Sefer Ha-Hayim Blog
Tuesday, May 10, 2005
Publishers Weekly on Students' Guide
The April 27, '05 issue of Publishers Weekly Religion Bookline carried a short review of The Students' Guide Through The Talmud (buy it now) as follows:
Guide to the Talmud Reissued after 45 Years

Yashar Books, a seven-month-old Orthodox Jewish publishing house, thought that the current moment, just after the much-publicized end of the 7 and a half year cycle of studying the Talmud in its entirety, was a good one to re-release a comprehensive guide to the Talmud, the collection of rabbinic laws. Written in Hebrew over 150 years ago by Rabbi Zevi Hirsch Chajes--a noted 19th century Talmud scholar from the Galicia region of Eastern Europe--the guide was last published in English 45 years ago.

"With the fact that there are so many more people studying Talmud today than ever before," said Mordechai Schiller, marketing and publicity director for Yashar Books, "it's important for people to get a grounding in some of the ideas of the Talmud that are mysteries to some."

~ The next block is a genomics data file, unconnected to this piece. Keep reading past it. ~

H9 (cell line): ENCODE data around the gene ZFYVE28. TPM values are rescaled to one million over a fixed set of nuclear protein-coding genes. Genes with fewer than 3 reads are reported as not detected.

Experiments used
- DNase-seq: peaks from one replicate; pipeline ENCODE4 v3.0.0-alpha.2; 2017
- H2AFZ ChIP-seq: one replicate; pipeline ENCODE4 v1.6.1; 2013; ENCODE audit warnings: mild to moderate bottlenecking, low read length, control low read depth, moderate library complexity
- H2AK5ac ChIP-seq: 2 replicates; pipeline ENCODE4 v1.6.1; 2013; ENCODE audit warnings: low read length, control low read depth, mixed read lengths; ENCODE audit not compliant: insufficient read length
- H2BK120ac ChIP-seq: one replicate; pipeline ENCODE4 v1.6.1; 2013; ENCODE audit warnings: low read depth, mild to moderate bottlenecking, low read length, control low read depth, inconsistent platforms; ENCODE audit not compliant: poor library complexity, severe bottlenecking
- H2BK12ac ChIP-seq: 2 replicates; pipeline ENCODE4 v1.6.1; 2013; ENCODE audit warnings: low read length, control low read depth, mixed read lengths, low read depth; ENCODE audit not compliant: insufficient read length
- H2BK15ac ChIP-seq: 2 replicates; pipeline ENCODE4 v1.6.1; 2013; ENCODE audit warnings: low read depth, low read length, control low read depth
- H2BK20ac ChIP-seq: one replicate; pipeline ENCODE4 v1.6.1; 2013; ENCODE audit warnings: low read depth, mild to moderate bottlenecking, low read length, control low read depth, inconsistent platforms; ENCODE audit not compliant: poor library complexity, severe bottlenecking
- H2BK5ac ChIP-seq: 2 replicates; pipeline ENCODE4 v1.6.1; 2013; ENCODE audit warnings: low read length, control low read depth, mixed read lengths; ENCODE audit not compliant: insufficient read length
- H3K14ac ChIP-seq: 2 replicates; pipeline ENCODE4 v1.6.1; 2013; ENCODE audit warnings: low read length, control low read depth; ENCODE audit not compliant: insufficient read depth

Translated in the 1950s by the late Rabbi Jacob Shachter, who was the chief rabbi of Northern Ireland, "The Student's Guide Through the Talmud" contains extensive footnotes added by the translator. The book discusses both the legal aspects of Jewish tradition (known as "halakhah") and the non-legal, moral and philosophical
teachings known as "aggadah."

The footnotes are written with the novice in mind, the publisher said, because the original Hebrew text was aimed at rabbinic scholars. The notes give biographical sketches of the rabbis Chajes quotes, and provide other background.

The guide is particularly useful, Schiller said, in helping readers understand the methodology and rationales that the authors of the Talmud had in mind when they first recorded Jewish law around the year 500 C.E.

Chajes "set out a system to explain how to approach these things in a very scholarly and intellectual fashion," said Schiller. "I'm not saying it's a quick read," he added, "but it's very clear."

The Talmud guide will be distributed to trade retail outlets, including and Hebrew bookstores across the country. It can also be ordered at --Holly Lebowitz Rossi

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